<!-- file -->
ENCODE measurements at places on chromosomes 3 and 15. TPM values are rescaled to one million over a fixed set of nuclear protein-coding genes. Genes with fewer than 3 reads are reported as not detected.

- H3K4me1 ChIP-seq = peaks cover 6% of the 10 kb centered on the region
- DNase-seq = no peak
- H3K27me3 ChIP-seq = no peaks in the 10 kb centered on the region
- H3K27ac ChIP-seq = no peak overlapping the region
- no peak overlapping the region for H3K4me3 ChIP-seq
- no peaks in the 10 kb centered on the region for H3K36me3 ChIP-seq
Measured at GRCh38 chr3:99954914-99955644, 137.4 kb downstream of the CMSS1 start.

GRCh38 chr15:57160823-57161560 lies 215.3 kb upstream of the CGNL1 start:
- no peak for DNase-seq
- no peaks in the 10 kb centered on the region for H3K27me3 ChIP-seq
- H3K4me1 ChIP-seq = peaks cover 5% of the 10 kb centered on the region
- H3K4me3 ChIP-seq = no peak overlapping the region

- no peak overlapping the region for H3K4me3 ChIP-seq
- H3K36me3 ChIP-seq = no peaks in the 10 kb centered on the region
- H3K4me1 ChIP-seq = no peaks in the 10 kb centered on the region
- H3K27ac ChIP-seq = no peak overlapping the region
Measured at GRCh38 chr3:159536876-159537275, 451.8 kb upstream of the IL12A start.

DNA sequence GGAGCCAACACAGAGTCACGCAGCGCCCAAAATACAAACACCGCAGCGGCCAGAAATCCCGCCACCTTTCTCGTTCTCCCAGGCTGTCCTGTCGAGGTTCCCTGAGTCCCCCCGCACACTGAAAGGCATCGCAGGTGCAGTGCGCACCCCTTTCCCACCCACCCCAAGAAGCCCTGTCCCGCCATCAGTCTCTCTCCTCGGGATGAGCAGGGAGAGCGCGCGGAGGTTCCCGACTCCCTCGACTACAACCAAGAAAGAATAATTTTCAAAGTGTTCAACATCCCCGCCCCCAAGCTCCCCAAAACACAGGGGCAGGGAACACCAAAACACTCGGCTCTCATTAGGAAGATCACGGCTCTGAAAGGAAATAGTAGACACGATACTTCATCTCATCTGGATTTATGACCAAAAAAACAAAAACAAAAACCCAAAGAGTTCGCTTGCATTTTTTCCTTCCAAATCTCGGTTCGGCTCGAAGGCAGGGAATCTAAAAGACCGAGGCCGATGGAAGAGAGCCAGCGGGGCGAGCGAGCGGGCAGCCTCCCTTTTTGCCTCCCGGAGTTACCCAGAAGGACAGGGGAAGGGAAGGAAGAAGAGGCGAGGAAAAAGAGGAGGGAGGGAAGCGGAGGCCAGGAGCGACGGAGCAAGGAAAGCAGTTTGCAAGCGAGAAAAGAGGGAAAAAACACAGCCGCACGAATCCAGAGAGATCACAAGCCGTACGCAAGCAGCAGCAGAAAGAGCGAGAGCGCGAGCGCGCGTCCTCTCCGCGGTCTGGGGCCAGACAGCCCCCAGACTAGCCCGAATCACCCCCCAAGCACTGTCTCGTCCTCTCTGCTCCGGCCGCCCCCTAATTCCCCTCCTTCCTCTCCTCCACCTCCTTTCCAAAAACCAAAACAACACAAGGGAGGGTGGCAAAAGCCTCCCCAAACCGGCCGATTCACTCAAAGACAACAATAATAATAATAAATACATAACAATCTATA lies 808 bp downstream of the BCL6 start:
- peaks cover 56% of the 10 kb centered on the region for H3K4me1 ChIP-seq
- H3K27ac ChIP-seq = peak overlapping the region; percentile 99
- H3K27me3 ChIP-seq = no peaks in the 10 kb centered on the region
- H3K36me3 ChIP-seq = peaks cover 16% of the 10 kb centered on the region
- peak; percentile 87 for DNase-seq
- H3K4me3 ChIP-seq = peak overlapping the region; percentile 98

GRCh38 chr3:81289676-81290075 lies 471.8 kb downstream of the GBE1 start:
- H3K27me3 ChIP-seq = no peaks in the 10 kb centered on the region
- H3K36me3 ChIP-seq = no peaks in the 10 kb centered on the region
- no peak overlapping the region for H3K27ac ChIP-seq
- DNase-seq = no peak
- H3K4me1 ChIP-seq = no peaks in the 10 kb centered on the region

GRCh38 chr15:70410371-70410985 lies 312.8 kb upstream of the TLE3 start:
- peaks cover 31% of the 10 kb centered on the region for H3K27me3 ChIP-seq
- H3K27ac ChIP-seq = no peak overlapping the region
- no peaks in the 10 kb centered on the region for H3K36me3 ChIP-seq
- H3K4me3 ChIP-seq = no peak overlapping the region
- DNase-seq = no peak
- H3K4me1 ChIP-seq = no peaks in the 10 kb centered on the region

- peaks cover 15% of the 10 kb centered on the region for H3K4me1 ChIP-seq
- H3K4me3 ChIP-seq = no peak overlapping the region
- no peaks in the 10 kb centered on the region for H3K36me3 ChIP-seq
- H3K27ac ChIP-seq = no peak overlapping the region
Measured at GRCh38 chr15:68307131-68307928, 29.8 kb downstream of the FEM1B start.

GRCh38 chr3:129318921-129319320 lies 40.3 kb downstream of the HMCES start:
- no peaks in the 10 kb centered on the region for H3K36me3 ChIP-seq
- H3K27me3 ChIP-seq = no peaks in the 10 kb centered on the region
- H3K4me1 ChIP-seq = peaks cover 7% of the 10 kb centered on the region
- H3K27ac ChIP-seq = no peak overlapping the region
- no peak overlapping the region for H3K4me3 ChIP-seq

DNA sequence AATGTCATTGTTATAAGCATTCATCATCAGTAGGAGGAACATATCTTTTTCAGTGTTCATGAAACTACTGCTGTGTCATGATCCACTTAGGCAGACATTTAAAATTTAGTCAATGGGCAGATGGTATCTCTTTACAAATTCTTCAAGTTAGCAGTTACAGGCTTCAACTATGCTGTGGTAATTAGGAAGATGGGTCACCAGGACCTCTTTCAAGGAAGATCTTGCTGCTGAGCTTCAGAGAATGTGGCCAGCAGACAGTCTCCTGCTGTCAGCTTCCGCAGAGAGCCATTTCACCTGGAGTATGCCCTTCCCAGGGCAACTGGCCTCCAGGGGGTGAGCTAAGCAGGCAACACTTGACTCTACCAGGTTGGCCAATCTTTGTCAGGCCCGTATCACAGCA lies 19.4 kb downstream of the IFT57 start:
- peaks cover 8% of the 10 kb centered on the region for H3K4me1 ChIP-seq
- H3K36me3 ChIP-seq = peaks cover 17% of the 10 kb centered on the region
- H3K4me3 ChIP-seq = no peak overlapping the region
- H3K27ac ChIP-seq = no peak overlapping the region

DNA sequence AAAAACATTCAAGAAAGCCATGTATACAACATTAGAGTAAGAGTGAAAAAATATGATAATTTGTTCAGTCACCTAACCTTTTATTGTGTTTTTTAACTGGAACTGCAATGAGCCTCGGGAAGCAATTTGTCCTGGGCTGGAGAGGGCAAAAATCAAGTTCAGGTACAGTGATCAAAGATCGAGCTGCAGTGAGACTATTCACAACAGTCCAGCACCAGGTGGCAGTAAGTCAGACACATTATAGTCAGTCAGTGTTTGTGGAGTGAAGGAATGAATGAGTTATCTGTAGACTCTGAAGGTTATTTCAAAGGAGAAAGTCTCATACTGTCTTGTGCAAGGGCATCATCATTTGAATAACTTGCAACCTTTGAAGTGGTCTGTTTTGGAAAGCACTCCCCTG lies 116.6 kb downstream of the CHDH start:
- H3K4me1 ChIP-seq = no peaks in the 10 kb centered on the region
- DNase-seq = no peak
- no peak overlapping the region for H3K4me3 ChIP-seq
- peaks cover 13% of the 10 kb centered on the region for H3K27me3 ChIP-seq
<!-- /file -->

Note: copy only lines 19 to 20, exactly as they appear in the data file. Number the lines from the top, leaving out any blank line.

DNA sequence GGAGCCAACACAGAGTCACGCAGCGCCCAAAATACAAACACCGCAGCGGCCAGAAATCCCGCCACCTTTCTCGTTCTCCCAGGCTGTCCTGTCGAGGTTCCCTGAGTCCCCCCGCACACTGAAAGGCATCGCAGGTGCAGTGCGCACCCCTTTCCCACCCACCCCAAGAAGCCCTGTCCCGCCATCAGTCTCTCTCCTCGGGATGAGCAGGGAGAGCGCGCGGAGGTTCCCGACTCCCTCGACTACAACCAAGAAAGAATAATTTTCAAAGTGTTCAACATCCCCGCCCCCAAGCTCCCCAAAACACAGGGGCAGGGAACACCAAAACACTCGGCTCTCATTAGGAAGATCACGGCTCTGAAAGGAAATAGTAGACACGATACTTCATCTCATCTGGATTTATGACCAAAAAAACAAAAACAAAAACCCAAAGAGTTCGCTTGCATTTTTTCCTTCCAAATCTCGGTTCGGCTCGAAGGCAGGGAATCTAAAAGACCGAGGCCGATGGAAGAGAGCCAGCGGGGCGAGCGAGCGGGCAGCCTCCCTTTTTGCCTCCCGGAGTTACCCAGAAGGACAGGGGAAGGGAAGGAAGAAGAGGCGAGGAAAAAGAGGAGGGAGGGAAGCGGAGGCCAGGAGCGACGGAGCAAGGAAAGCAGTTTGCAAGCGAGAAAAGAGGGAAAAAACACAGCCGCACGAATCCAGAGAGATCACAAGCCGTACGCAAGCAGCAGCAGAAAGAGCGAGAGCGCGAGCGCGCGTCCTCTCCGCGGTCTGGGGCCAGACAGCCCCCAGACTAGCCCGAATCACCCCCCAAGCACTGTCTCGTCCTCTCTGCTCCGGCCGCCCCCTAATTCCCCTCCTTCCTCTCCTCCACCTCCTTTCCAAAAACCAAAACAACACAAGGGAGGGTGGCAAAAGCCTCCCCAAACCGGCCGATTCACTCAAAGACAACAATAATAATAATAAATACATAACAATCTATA lies 808 bp downstream of the BCL6 start:
- peaks cover 56% of the 10 kb centered on the region for H3K4me1 ChIP-seq